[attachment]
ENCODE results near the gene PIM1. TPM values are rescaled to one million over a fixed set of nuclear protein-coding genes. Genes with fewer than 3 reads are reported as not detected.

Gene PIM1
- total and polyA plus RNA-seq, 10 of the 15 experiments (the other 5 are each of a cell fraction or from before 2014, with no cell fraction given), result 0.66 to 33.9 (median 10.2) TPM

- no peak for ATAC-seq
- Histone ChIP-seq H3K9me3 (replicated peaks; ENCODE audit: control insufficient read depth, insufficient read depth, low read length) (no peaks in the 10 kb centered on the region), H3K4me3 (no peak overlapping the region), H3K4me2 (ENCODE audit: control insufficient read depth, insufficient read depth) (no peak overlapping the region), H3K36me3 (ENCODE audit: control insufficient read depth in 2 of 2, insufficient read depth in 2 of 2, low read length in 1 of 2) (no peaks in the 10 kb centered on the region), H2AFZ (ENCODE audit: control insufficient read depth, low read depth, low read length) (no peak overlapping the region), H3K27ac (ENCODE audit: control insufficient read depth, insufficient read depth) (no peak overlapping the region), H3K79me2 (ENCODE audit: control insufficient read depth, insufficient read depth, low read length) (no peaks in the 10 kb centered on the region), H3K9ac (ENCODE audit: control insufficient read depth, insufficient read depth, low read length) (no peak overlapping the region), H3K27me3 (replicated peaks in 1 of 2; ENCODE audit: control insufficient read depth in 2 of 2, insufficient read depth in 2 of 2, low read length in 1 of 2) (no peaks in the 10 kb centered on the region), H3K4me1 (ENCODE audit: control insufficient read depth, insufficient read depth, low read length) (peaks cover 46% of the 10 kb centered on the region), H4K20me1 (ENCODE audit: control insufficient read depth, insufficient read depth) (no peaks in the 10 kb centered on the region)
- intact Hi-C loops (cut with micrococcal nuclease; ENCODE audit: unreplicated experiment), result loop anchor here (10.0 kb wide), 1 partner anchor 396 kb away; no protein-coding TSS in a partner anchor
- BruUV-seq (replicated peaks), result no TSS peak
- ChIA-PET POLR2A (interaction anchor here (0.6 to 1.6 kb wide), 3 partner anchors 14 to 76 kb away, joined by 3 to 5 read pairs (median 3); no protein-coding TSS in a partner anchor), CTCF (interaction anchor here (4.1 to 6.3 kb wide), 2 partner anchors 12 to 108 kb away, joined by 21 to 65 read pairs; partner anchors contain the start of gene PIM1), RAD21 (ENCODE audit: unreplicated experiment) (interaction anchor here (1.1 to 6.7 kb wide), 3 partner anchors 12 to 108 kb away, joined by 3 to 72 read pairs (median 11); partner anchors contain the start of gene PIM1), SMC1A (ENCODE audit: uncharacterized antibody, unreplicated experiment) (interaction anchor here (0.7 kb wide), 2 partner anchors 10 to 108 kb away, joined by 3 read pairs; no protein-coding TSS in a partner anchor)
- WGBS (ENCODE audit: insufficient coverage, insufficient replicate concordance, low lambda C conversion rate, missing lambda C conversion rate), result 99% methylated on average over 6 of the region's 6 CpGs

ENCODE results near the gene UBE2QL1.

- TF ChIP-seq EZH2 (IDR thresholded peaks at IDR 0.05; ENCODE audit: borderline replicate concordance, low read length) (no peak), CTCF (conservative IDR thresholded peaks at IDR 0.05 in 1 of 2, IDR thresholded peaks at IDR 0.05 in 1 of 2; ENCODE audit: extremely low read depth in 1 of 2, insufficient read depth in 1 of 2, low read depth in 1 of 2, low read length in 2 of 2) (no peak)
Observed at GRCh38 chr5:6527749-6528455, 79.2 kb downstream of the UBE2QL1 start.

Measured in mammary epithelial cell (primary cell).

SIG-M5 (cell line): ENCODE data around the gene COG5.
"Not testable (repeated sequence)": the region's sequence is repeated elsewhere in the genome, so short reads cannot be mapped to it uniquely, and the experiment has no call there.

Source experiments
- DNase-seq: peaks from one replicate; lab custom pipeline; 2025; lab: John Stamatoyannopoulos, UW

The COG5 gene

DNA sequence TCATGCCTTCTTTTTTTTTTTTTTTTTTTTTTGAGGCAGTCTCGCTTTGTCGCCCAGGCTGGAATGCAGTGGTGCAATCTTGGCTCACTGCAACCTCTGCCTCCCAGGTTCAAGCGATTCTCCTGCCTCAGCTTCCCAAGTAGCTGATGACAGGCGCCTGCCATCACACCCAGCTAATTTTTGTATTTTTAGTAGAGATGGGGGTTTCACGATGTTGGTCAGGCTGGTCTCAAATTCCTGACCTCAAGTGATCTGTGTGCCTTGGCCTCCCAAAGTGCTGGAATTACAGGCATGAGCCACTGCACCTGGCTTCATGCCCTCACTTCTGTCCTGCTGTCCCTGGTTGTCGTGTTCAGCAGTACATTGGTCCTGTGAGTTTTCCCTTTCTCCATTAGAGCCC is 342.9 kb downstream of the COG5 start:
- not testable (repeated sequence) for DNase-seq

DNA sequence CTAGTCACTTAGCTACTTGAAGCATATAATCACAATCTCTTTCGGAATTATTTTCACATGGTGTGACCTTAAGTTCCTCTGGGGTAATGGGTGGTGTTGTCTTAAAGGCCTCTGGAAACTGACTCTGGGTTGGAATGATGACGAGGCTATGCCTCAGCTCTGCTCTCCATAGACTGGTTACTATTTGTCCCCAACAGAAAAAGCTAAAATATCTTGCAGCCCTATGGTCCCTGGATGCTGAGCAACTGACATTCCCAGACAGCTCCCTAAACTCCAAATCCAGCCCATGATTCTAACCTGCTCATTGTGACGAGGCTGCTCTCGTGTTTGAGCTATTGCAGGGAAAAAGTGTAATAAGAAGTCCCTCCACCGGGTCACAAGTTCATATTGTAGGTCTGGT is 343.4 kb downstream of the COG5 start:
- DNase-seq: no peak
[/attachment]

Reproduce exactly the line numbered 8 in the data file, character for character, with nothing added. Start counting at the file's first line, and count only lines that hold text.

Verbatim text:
- ChIA-PET POLR2A (interaction anchor here (0.6 to 1.6 kb wide), 3 partner anchors 14 to 76 kb away, joined by 3 to 5 read pairs (median 3); no protein-coding TSS in a partner anchor), CTCF (interaction anchor here (4.1 to 6.3 kb wide), 2 partner anchors 12 to 108 kb away, joined by 21 to 65 read pairs; partner anchors contain the start of gene PIM1), RAD21 (ENCODE audit: unreplicated experiment) (interaction anchor here (1.1 to 6.7 kb wide), 3 partner anchors 12 to 108 kb away, joined by 3 to 72 read pairs (median 11); partner anchors contain the start of gene PIM1), SMC1A (ENCODE audit: uncharacterized antibody, unreplicated experiment) (interaction anchor here (0.7 kb wide), 2 partner anchors 10 to 108 kb away, joined by 3 read pairs; no protein-coding TSS in a partner anchor)